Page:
Whether you’re strapping yourself in or securing a child in a car seat, arthritis can make one of your car’s most important safety features a pain. Elin Schold Davis, an occupational therapist (OT) and project coordinator for the American Occupational Therapy Association’s Older Driver Initiative, offers these tips to make fastening and unfastening seat belts a cinch.
Give it a test run. Seat belt buckles come in different sizes, shapes and positions that can affect ease of buckling. If you have trouble with your buckle, practice with it before you hit the road. Similarly, if you get a new child’s car seat, take some time to work with the buckle before you add a squirming child.
Extend your reach. Changing the angle of the belt may make it easier to reach and buckle, says Schold Davis. Contact your car’s manufacturer about seat belt extenders, or find one at an auto parts store or online (walmart.com, seatbeltextenderpros.com). For children in booster seats, extenders may help position the buckle so the child can fasten it him or herself.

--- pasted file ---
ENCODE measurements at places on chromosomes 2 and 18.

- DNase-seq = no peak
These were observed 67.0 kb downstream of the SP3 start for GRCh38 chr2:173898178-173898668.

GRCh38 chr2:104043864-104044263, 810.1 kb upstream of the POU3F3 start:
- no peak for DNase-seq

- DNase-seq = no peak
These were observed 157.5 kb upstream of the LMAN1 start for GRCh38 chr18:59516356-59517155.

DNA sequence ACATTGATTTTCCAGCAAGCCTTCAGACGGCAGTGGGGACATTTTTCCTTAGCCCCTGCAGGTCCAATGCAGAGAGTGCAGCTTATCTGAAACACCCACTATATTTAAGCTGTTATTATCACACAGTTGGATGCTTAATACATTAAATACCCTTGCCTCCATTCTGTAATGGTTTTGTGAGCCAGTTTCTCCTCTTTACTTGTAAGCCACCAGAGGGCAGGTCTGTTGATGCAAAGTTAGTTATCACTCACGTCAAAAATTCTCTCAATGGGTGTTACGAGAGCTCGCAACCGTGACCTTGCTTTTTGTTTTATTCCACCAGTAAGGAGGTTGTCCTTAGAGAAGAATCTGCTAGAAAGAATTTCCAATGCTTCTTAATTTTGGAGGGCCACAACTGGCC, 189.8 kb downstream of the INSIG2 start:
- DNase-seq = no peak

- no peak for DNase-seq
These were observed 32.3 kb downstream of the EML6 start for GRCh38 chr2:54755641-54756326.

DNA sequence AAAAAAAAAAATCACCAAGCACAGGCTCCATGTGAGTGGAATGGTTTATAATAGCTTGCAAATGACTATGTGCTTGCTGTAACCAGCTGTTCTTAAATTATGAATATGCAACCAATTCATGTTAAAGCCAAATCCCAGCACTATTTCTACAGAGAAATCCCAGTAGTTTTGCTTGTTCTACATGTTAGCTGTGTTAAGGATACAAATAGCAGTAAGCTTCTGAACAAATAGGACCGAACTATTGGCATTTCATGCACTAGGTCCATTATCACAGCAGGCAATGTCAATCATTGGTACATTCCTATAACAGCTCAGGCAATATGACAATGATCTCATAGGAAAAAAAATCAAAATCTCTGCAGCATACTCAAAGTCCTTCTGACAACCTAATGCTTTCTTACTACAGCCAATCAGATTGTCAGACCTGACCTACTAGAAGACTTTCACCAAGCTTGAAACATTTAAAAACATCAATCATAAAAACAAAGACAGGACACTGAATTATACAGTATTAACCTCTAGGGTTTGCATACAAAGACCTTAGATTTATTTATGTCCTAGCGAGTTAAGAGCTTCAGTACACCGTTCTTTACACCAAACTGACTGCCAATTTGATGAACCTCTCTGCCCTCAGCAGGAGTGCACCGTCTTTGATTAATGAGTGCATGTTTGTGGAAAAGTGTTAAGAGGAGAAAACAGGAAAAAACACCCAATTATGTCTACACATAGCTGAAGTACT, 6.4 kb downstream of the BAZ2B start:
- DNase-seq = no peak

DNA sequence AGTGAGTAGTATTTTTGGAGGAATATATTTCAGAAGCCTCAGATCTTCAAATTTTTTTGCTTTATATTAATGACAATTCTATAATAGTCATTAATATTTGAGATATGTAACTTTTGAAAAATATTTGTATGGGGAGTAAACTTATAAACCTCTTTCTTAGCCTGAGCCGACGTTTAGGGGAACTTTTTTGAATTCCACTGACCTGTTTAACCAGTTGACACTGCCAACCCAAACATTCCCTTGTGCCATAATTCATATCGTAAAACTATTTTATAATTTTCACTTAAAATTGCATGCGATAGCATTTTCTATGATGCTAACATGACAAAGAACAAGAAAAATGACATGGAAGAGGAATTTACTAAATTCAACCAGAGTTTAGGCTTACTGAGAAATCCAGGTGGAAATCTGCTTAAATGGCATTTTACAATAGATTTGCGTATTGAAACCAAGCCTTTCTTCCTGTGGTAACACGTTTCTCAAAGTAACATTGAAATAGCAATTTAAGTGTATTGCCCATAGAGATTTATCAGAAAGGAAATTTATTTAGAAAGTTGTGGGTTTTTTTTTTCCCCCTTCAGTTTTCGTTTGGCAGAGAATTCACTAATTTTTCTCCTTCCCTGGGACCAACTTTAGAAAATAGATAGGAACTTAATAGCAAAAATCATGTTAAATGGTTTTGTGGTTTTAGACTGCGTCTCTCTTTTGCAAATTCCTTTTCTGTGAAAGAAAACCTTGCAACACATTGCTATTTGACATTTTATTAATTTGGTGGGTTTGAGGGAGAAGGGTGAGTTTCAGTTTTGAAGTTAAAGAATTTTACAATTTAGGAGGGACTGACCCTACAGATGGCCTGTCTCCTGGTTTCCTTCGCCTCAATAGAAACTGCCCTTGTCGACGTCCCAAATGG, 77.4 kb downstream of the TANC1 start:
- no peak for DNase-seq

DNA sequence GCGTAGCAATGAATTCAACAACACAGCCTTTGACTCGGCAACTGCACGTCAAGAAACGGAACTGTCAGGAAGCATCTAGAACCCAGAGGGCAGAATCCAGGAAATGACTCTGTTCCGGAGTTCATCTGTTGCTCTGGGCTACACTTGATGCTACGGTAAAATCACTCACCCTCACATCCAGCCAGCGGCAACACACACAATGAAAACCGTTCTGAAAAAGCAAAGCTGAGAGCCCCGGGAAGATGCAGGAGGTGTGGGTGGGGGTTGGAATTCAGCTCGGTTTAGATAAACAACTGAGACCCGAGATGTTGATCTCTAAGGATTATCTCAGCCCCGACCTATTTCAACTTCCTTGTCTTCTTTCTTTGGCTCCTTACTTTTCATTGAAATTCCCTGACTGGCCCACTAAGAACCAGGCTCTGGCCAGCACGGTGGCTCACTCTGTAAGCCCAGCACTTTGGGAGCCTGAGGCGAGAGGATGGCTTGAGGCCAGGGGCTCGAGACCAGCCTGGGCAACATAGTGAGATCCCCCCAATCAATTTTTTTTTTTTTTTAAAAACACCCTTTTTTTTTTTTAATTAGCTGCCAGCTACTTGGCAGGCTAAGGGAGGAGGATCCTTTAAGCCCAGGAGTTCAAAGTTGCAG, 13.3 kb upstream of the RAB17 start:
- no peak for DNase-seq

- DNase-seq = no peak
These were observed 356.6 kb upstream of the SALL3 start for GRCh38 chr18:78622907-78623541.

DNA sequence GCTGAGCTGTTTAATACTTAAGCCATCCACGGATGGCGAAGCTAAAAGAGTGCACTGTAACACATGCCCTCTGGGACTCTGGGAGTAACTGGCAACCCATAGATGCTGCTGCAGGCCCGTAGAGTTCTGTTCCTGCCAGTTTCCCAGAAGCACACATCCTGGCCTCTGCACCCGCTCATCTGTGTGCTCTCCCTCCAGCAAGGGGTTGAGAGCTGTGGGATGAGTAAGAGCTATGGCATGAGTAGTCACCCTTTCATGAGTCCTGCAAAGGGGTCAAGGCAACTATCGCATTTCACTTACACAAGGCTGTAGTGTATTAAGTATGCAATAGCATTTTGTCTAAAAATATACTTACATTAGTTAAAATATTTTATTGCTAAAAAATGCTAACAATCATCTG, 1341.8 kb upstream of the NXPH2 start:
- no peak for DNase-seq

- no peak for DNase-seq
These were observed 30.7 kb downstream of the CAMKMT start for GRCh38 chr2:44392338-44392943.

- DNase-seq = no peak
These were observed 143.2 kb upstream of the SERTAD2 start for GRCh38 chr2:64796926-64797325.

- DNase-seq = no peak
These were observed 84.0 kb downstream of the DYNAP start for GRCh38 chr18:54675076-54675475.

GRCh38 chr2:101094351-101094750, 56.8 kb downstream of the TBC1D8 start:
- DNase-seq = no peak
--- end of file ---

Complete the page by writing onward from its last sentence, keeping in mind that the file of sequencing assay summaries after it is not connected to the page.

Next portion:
Spare small joints. Instead of pushing seat belt releases with your thumb or index finger, use your palm, if possible, or experiment with household items that can make it easier. For example, keep a wooden spoon in your car and use your whole hand to hold the spoon end while using the handle to press the release button.
Go for gadgets. Schold Davis’ favorite gadget for opening and closing a seat belt is UnbuckleMe ($15) which slides over a child’s car seat buckle and takes half as much force to unbuckle it. Another to try: the Car Seat Key ($15), a portable U-shaped device designed to make unbuckling any seat belt easier. For easier fastening, try a device that holds buckle receivers in an upright position, like Wididi Buckle Up ($14 for 2).
Ask an OT. If these options don’t work for you, get help from an OT, (Occupational Therapist) who can fabricate a special splint, or a driving rehabilitation specialist, who can recommend techniques tailored especially for you.